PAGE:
3rd Sunday of Lent
Water has such powerful connections with human beings; it forms part of our world and ourselves. Too much or too little is incredibly destructive for life. Some of us, as in the UK, live on an island, surrounded by sea. On land, rivers streams, books and becks irrigate and nourish the earth. I have very strong memories of childhood summers spent with our French relations in the Jura, France, a landscape of river springs welling up from deep inside limestone caverns, similar to the river sources in the Yorkshire dales of my upbringing. The sight of a 'source' of a river appearing is powerful, the unending power of the bubbling water, literally welling up from the rock and pouring out itself on the long route to the sea. It is a living thing and free.
Wells on the other hand go deep, they are powerful too but in a completely different way, we dig down to find, and then collect the water that seeps through the ground. It means hard work and it can dry up!
In the Gospel of the Samaritan woman John uses that image of well and 'source' to make a point about Jesus. As always Jesus has crossed the safety of known boundaries, he is in foreign territory, he talks to somebody from a group traditionally enemies with the Jews. At the well, often a huge conflict point in arid and desert lands, Jesus asks a Samaritan woman for a drink.
What follows is at first a misunderstood exchange about water and life, but also a new and growing relationship. A dialogue during which Jesus reveals his own identity as Saviour the true source of God! The woman doesn't immediately open up but she thirsts for this endless spiritual food and drink, the very nourishment of faith. Her life is far from blameless but Jesus points that he knows of her true situation.
Jesus does not condemn, he offers her salvation: "The woman said to him,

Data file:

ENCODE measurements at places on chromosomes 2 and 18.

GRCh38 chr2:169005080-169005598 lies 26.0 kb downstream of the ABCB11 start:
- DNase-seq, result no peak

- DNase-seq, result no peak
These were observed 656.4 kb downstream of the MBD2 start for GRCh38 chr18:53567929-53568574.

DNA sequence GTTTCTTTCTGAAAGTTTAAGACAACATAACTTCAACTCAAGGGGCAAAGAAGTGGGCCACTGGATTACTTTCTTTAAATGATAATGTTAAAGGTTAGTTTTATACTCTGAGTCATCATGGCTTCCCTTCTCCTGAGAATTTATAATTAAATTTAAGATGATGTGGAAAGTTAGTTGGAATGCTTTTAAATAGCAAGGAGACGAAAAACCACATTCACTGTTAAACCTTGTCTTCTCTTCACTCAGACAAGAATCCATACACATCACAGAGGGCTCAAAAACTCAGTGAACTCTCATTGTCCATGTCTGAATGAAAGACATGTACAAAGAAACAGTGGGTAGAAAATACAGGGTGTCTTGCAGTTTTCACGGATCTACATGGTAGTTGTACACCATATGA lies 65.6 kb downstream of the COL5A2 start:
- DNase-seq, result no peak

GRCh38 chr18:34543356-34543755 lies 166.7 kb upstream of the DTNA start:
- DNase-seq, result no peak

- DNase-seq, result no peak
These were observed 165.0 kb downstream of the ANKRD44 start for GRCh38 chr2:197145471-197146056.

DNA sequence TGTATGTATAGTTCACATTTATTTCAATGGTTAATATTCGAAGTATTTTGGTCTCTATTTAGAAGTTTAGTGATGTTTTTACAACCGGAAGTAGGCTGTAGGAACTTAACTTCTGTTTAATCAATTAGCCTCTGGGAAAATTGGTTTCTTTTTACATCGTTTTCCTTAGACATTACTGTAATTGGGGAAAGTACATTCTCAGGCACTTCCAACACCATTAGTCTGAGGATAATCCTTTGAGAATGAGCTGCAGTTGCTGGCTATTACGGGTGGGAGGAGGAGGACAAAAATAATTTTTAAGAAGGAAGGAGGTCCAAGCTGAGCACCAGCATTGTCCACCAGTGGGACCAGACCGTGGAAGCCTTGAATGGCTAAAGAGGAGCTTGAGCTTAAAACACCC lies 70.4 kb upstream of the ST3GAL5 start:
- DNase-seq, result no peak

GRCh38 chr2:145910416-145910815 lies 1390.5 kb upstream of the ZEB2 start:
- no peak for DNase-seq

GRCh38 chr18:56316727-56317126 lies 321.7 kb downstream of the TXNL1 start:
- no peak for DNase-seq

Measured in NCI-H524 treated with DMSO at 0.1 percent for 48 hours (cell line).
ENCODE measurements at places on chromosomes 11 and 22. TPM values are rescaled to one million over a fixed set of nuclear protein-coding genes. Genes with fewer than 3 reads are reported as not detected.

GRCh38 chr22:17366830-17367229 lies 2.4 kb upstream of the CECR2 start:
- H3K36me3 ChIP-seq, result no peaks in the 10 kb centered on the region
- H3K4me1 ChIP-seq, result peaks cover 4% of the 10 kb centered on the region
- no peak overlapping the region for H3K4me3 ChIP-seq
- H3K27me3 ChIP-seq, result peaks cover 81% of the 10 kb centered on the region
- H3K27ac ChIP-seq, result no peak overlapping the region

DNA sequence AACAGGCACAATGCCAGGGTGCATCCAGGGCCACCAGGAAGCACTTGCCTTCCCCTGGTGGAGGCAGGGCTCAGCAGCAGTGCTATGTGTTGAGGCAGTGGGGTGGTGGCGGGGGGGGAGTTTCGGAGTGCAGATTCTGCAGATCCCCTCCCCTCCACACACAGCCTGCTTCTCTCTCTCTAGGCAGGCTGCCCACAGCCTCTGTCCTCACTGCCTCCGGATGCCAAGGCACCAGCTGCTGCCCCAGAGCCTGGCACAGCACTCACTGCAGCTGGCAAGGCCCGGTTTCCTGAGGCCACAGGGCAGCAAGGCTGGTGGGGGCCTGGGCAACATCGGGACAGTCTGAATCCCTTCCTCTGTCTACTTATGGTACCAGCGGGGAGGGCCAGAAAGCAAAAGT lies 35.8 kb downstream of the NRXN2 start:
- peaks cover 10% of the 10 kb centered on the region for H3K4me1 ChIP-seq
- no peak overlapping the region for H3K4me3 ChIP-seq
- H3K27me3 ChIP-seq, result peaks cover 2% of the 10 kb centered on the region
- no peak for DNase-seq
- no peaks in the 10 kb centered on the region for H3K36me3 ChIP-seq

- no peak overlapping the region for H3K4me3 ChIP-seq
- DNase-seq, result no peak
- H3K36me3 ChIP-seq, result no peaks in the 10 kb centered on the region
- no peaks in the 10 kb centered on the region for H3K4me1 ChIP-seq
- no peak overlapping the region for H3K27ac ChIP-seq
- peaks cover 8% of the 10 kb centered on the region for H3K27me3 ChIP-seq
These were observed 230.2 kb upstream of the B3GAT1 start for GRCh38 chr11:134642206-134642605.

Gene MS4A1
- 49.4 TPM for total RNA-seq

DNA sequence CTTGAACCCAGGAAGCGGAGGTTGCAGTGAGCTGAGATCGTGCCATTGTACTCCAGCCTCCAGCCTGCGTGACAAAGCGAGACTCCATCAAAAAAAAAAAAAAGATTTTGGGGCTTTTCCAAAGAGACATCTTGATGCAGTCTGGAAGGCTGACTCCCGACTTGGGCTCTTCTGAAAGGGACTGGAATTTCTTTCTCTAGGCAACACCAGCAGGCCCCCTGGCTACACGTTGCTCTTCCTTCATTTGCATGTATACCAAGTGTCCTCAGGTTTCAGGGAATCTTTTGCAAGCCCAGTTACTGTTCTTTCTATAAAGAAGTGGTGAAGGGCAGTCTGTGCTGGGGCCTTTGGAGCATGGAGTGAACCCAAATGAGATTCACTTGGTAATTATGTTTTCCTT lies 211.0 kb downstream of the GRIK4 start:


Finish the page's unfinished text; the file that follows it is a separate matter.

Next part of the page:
"I know that the Messiah is coming, the one called the Christ;
when he comes, he will tell us everything."
Jesus said to her,
"I am he, the one speaking with you."(Jn 4: 25-26)
What he offers her is eternal life given through the Spirit, for the Spirit is the water given by God that reveals Christ as the truth and enables us to worship God appropriately.
What she does is change her life and give witness to Jesus. And so the Word becomes our flesh, nourished by Baptismal water and the Chrism of the Spirit, constantly fed by the Bread and Wine of life in the Eucharist our never-ending source. Like the woman we are called to be witnesses of Christ, so that others may believe.
Prayer from the Orthodox Kontakion and Oikos for the Sunday of the Samaritan Woman
Having come to the well in faith, the Samaritan woman beheld Thee, the Water of Wisdom; whereof having drunk abundantly, she, the renowned one, inherited the Kingdom on high forever.
Let us hear of the august mysteries, as John teaches us what cometh to pass in Samaria: how the Lord speaketh unto a woman, asking water of her, even He that gathered the waters into the places where they are gathered, and Who is of one throne with the Father and the Spirit; for He, the renowned One, came, seeking out His image forever.
--Kontakion and Oikos of the Feast
Fr Robin Gibbons is an Eastern Rite Catholic Chaplain for the Melkites in the UK. He is also an Ecumenical Canon of Christ Church Oxford